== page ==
RED DEER, Alberta – Filipina Canadian Flor Hachac Connors was on her way to work on April 27 when she noticed boulder-size ice causing rising water below the bridge in the oil-boom town of Fort McMurray, some 435 km north of the Alberta capital, Edmonton.
“The water level just a few feet below the bridge gave me the goose bumps,” she said in an interview. The sight was threatening a seemingly worse-case scenario, she said.
The 55-year-old who was chair of the Filipino Canadian Association of Fort McMurray said she was asked to turn around by police officers who barred all access points in downtown Fort McMurray, where Connors works as a public relations manager and senior accountant for NXT Accounting Inc.
Connors, a Fort McMurray resident for 25 years, then headed home and proceeded to baking apple crumble for friends affected by the mandatory evacuation order on that day. Her family home was spared from the flooding.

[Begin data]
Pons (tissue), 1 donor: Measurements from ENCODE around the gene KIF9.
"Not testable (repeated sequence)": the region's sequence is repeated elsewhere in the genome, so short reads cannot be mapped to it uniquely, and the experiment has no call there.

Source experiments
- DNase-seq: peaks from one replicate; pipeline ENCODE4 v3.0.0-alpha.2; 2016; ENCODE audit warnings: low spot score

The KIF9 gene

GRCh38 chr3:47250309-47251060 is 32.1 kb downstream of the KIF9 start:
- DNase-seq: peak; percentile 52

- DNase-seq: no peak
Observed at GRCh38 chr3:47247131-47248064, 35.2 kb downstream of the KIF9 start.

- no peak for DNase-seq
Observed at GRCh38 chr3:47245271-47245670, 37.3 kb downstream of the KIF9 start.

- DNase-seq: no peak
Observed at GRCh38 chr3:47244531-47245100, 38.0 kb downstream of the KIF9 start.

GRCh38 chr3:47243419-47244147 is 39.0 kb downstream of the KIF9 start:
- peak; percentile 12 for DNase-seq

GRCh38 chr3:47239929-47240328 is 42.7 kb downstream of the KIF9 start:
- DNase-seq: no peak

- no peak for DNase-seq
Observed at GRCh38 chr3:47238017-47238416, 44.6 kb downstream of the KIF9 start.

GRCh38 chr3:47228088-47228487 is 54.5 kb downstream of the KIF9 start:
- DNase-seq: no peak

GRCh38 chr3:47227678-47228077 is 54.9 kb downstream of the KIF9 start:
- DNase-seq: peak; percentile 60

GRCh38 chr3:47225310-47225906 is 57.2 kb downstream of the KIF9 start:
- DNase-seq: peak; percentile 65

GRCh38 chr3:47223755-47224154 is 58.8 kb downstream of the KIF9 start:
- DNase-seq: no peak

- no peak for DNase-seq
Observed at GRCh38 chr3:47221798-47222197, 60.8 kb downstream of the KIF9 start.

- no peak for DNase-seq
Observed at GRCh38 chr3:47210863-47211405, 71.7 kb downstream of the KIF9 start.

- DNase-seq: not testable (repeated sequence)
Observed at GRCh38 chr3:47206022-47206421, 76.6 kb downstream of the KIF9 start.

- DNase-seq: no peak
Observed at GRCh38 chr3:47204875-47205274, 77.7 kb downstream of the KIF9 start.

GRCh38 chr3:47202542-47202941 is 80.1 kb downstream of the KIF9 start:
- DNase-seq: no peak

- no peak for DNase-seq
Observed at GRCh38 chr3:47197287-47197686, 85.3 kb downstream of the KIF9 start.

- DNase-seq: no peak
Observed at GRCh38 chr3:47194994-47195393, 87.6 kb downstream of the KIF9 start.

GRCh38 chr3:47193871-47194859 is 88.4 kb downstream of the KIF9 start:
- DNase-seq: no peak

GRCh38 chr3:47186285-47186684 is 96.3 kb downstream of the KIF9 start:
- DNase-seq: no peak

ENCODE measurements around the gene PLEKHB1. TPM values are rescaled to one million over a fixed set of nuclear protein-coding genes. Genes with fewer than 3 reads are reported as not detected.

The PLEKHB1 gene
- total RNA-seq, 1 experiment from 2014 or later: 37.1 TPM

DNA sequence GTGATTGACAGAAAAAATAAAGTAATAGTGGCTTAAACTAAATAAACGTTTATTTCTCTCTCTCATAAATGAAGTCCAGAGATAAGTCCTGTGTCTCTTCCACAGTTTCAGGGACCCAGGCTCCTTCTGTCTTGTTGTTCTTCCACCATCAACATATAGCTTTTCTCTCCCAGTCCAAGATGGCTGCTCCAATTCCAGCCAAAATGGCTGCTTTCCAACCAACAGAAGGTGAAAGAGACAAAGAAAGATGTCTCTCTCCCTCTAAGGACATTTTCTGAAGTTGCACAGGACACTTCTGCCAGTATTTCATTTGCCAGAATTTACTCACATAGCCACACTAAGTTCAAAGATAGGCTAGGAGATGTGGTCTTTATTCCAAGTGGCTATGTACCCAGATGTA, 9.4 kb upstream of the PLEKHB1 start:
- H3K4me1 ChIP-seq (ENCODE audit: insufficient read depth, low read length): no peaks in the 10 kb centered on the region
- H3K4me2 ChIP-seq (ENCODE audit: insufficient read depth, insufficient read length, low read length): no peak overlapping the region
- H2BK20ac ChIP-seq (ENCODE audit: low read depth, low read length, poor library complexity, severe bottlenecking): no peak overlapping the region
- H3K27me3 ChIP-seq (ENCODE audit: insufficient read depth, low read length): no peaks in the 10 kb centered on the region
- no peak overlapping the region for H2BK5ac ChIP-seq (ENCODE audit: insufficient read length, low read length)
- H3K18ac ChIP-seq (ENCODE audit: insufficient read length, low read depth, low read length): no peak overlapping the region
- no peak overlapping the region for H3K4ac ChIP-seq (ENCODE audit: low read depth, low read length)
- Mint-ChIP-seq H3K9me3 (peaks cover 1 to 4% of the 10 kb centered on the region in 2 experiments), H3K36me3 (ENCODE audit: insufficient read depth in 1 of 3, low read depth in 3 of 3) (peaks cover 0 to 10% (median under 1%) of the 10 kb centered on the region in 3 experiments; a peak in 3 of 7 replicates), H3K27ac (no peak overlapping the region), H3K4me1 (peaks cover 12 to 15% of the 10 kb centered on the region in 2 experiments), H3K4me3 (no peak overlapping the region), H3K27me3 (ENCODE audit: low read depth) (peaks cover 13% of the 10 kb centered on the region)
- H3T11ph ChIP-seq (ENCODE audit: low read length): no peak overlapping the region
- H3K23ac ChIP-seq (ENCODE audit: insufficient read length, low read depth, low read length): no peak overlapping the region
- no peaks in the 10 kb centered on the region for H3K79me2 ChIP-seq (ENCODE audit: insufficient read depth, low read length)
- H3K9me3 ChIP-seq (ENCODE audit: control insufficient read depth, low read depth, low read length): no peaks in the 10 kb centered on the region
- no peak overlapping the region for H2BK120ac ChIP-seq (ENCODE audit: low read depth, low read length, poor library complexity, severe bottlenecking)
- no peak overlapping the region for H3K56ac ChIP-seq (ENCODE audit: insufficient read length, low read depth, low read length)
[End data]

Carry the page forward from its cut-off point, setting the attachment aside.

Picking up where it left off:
The water rise along Athabasca River was secondary to ice blockage stretching some 38 km long instantly inundating major parts of the town beginning Sunday. The massive ice jam has now receded to 13 km dropping water levels by 3.5 meters overnight on Thursday, and the Clearwater River by one meter which runs east of downtown.
The flooding has forced some 13,000 residents out of their homes. Connors said a large number of the evacuees are Filipinos. There are more than 4,800 Filipinos living here according to a 2016 Statistics Canada census.
“Got lots of Filipino friends with big families affected; some renting, some have their own houses,” she said. Most of the Filipino families live downtown where they work as cleaners, in retail shops and hospitality businesses.
Lack of spaces in hotels due to Covid-19 has forced some Filipino families to go to Edmonton. Some were evacuated to Civeo workforce camps, north of Fort McMurray, said Connors.
One fatality related to the flood was reported on Wednesday involving a First Nation man.
Meanwhile, authorities cautioned community members not to return so soon as the floodwaters has destroyed many homes. The provincial government expects flood to continue to recede in two to three days.
The provincial government will provide emergency cash payments of $1,250 for adults and $500 for children for affected families.
Fort McMurray was engulfed in a massive wildfire in 2016 which caused over $9 billion in damages.
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